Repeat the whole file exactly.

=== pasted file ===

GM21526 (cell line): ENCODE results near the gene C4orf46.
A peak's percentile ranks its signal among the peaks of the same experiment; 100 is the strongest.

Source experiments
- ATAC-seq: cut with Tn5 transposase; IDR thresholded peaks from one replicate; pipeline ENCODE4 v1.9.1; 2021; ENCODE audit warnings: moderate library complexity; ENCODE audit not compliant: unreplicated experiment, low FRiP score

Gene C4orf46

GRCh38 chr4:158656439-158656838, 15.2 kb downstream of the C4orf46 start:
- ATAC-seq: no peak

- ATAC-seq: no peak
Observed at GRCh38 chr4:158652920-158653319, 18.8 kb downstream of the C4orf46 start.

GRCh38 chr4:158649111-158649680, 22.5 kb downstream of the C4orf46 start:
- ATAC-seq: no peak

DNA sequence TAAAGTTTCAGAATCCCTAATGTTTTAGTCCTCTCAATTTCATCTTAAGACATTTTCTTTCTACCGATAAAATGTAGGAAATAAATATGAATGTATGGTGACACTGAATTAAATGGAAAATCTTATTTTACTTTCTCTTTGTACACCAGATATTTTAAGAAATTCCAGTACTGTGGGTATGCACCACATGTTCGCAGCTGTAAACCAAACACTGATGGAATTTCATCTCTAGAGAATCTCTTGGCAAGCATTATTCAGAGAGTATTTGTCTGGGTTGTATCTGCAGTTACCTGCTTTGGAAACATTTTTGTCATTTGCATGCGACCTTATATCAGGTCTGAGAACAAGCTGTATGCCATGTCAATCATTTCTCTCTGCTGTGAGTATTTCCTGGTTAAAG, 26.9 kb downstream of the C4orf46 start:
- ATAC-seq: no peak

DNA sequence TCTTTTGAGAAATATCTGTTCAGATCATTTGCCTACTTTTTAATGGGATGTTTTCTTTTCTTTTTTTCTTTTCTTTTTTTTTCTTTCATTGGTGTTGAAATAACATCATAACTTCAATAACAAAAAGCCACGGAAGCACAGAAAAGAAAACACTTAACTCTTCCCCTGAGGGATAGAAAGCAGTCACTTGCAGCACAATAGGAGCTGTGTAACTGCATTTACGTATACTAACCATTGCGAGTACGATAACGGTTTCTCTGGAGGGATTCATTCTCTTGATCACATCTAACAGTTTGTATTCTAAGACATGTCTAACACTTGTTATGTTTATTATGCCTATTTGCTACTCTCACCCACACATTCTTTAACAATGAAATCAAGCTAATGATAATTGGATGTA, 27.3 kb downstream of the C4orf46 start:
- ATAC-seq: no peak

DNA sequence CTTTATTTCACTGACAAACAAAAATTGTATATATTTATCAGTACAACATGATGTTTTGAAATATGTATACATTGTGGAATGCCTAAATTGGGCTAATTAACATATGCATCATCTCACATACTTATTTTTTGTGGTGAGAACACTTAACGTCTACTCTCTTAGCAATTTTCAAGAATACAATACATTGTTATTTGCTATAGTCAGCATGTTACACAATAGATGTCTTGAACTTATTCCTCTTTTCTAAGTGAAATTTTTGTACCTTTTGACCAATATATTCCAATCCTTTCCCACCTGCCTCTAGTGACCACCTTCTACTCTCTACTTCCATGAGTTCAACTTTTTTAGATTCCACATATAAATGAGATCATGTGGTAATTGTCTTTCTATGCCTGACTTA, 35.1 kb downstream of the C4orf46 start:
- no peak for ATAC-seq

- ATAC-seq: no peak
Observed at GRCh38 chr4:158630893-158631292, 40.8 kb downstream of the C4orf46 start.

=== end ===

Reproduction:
GM21526 (cell line): ENCODE results near the gene C4orf46.
A peak's percentile ranks its signal among the peaks of the same experiment; 100 is the strongest.

Source experiments
- ATAC-seq: cut with Tn5 transposase; IDR thresholded peaks from one replicate; pipeline ENCODE4 v1.9.1; 2021; ENCODE audit warnings: moderate library complexity; ENCODE audit not compliant: unreplicated experiment, low FRiP score

Gene C4orf46

GRCh38 chr4:158656439-158656838, 15.2 kb downstream of the C4orf46 start:
- ATAC-seq: no peak

- ATAC-seq: no peak
Observed at GRCh38 chr4:158652920-158653319, 18.8 kb downstream of the C4orf46 start.

GRCh38 chr4:158649111-158649680, 22.5 kb downstream of the C4orf46 start:
- ATAC-seq: no peak

DNA sequence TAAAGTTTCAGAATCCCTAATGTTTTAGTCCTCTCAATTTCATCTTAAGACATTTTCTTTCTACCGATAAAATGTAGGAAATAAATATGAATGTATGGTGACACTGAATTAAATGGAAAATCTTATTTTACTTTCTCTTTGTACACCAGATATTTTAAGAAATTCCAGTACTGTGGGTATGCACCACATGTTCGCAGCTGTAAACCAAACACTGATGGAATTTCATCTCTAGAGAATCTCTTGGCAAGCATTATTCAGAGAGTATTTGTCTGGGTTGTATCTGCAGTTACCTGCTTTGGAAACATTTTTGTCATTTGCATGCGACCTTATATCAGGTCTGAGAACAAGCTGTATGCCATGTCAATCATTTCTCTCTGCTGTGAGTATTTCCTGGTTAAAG, 26.9 kb downstream of the C4orf46 start:
- ATAC-seq: no peak

DNA sequence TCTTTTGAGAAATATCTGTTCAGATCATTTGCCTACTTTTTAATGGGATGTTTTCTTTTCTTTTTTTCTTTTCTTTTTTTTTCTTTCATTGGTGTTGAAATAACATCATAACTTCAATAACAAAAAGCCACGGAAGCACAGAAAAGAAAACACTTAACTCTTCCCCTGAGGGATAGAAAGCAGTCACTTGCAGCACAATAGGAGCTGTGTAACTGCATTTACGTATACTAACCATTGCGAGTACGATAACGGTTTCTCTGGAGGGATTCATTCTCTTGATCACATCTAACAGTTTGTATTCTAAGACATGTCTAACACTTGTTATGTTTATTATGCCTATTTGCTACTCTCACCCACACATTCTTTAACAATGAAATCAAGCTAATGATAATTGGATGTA, 27.3 kb downstream of the C4orf46 start:
- ATAC-seq: no peak

DNA sequence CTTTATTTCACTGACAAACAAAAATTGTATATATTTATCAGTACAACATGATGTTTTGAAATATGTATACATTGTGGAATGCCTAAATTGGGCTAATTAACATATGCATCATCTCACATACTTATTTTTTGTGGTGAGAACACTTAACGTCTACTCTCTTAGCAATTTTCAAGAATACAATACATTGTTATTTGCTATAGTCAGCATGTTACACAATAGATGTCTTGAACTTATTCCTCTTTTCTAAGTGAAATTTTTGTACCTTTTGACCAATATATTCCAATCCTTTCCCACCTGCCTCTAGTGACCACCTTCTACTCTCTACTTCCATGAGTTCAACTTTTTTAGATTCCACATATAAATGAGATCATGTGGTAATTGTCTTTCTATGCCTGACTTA, 35.1 kb downstream of the C4orf46 start:
- no peak for ATAC-seq

- ATAC-seq: no peak
Observed at GRCh38 chr4:158630893-158631292, 40.8 kb downstream of the C4orf46 start.